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This Is How We Walk on the Moon
BY
Johanna Billing

This is How we Walk on the Moon is a twenty-seven minute loop that documents the progress of a group of Edinburgh based musicians, all of whom are connected by their inexperience of sailing, and their city of origin. The film charts their journey from dry land into open sea, as they embark on their first journey out into Edinburgh’s Firth of Forth, during a single blustery, changeable day. Accompanied by a soundtrack that covers a multitude of moods- from the euphoric to the melancholic- the music reflects the changes in weather, and the shifting confidence of the novice sailors.

The film appears to be a poetic guide to plain sailing: Adopting a somewhat pedagogical structure comprising short cuts that focus on different elements of the scene and punctuated by ‘chapters’, which take the form of graphic diagrams simplifying the complex procedures, from wind movement to the art of tacking. This is a lesson in motion, where the novice sailors are as it were thrown in at the deep end, and against the backdrop of constantly changing weather their progress slowly becomes visible. The instructive tone of the film extends into the gallery; adopting a sense of a basic classroom, with crudely constructed wooden benches, and a basic white projection screen, reminiscent of an inverted black board. The title is suggestive of the slightly educative tone of the film whilst alluding to the romantic notion of venturing into new territory.

Arguably This is How we Walk on the Moon is first and foremost a study of collective human activity, and furthermore the struggle of each individual as they attempt to take control of an unfamiliar situation. Yet underlying the film is a desire to portray a very specific locality that represents a distinct relationship between the city and the sea. Billing captures the undeniably unique and picturesque horizon line of the city of Edinburgh, whilst symbolizing a certain ignorance or fear of the sea depicted through the tentative actions of first-time sailors, despite their having lived in such close proximity to it. They seem to represent the characteristic resident of Edinburgh, as a city-dweller, not seafarer. For them, urban Edinburgh as they have always experienced it becomes a faint memory seen at a distance and as a point of reflection. As if to confirm this, the city and its landmarks frequently slide into the shot and then out of view; sometimes in focus and sometimes as a blur in the distance; but above all, it provides the constant setting and point of reference throughout the film. As the participants venture into uncharted waters, a sense of understanding is collectively achieved, not merely through a visible improvement in the task at hand, but in a newfound awareness and relationship to their native city.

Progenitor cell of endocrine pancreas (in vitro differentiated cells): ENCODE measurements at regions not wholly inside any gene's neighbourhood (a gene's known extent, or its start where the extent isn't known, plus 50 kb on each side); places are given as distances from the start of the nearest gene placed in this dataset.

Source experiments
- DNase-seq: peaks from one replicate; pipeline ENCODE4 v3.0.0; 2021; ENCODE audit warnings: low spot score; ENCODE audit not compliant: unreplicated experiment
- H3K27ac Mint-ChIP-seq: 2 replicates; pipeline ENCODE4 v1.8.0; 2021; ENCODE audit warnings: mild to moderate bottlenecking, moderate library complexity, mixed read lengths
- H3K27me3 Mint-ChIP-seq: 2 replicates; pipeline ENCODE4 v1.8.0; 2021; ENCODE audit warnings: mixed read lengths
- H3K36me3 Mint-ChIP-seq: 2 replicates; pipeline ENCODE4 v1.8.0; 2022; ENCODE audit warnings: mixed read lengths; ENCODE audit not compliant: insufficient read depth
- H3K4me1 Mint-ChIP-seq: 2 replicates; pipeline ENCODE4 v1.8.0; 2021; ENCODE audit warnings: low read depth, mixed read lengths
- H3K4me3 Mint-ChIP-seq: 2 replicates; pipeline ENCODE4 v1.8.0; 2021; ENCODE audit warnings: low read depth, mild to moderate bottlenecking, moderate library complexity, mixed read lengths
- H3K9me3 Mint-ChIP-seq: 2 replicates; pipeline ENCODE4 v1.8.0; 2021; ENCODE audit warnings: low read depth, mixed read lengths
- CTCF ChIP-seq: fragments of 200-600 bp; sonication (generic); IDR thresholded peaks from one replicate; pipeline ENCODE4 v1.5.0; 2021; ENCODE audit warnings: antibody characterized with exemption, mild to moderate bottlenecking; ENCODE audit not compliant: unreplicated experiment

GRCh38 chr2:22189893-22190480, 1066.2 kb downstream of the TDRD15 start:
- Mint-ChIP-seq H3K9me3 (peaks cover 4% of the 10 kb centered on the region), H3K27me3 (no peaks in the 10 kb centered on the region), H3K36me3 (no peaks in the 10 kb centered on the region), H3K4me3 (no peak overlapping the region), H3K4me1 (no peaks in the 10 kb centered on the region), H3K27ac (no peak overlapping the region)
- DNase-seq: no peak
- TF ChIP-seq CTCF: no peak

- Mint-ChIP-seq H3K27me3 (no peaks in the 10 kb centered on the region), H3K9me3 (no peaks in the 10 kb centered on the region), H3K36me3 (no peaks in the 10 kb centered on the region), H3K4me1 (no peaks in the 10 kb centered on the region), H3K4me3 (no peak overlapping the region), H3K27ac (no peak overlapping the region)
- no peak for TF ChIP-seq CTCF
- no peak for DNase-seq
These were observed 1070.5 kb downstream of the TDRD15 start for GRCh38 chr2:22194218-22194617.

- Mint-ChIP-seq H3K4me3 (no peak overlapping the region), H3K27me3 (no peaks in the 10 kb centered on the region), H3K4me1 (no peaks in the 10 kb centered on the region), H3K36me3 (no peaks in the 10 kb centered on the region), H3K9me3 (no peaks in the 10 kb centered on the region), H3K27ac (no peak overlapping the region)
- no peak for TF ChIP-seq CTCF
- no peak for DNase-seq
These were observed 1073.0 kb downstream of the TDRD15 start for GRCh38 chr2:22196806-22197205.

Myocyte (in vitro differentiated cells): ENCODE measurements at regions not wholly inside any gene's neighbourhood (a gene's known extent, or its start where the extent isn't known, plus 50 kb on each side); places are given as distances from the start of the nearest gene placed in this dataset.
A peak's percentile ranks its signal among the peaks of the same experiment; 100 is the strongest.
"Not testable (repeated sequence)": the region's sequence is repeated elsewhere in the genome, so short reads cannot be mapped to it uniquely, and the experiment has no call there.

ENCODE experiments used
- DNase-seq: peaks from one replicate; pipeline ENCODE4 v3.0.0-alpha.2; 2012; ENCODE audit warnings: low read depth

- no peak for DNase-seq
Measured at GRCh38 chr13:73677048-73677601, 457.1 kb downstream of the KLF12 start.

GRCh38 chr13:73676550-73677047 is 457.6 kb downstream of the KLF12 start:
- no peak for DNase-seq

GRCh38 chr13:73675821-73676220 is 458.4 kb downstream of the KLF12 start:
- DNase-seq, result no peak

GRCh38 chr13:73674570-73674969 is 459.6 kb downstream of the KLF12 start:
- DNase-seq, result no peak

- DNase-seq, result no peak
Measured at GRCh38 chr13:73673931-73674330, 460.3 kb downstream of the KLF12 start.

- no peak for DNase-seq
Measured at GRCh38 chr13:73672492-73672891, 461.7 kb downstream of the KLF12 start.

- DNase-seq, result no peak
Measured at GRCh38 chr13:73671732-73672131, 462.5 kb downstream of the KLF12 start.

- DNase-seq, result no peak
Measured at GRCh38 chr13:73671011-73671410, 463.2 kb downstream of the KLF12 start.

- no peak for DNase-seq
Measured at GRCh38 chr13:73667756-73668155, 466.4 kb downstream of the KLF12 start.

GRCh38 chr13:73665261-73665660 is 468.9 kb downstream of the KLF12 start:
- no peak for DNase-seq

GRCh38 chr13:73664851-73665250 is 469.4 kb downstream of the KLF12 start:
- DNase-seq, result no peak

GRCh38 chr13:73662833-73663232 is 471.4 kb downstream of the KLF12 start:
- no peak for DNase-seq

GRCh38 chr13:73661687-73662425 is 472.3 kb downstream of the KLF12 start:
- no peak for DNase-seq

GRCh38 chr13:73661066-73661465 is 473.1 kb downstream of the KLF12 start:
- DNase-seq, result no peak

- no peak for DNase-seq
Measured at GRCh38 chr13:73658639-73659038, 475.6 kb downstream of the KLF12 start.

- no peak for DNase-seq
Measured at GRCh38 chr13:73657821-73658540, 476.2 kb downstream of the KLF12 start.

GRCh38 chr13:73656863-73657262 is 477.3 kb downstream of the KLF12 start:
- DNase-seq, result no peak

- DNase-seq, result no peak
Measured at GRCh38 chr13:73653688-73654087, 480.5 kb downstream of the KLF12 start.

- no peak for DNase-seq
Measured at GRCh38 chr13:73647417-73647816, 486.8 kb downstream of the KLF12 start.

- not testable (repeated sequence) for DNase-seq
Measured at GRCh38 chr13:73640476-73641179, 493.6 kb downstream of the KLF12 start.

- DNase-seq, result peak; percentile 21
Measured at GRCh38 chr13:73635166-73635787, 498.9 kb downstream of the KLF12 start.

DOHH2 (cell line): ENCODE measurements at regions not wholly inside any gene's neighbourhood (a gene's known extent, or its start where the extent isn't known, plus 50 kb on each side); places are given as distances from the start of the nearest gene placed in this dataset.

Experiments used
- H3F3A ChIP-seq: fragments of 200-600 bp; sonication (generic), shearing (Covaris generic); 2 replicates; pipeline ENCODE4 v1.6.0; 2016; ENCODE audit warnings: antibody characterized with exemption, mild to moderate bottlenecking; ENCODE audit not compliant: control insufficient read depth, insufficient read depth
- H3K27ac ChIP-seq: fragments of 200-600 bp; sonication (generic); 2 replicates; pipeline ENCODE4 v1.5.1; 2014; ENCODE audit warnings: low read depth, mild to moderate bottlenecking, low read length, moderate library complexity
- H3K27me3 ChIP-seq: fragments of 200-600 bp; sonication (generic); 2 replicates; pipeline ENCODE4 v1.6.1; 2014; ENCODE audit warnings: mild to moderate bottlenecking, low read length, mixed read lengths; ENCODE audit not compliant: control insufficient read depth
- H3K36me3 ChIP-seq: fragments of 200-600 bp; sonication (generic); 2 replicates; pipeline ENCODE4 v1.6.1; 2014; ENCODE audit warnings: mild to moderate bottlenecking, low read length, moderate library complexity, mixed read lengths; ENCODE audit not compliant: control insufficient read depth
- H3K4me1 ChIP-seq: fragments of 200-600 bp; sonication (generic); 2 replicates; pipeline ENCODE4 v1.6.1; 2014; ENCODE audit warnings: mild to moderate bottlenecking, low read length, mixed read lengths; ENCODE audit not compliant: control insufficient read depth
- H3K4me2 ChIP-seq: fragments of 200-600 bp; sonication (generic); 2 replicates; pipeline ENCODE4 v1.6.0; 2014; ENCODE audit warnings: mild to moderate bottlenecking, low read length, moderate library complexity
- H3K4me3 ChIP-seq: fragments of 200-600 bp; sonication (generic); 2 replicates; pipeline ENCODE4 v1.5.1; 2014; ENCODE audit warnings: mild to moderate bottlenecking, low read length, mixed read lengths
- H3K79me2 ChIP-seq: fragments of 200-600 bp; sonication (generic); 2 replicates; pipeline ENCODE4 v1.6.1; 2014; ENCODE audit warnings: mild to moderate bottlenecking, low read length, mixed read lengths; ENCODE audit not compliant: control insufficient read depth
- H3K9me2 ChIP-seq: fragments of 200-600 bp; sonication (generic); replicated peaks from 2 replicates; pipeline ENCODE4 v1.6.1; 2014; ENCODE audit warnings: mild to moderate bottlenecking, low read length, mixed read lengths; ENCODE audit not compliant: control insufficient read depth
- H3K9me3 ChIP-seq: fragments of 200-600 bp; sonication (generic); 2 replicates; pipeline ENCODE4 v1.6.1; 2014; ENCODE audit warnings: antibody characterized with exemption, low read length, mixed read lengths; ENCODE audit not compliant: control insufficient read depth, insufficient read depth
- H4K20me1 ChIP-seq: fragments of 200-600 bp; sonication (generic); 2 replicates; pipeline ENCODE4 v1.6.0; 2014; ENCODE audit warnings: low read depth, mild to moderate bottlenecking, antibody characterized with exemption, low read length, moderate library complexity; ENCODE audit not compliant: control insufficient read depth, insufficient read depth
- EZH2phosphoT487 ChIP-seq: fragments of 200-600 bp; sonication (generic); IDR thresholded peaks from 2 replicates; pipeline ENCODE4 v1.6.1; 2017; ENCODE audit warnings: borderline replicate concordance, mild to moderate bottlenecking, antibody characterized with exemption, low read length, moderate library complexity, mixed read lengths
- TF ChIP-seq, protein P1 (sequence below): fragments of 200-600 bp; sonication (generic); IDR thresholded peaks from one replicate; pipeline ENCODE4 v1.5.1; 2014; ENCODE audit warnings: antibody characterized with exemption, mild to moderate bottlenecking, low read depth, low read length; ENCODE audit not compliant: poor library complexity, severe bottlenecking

Keywords Music, Landscape
Aspect ratio 1,78:1 (16:9)
Prod. format
Duration 00:27:20
Language English
Color Color
Sound Stereo
Year 2007
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About the artist

Johanna Billing

Jönköping, Sweden, 1973; lives and works in Stockholm

Johanna Billing has been making video works since 1999 that weave together music, movement and rhythm. Merging the production modes of collective live events and workshops with a cinematic language, the films often focus on aspects of learning and how time plays a key role in that process. Billing in part directs the participants and in part activates a series of improvisations around the notion of performance and the possibility it holds to explore issues of the public and the private as well as the individual in the society as a whole. Billing often addresses political climates and cultural specificities. She transforms through a documentary method, her filmmaking in a fictive space to examine actual and contrived events and how that filmed compression illuminates their overlap. Billing’s videos often feature modified scores and music composed by the artist or in close dialogue with participants, using sound as an essential device for collaboration and communication.

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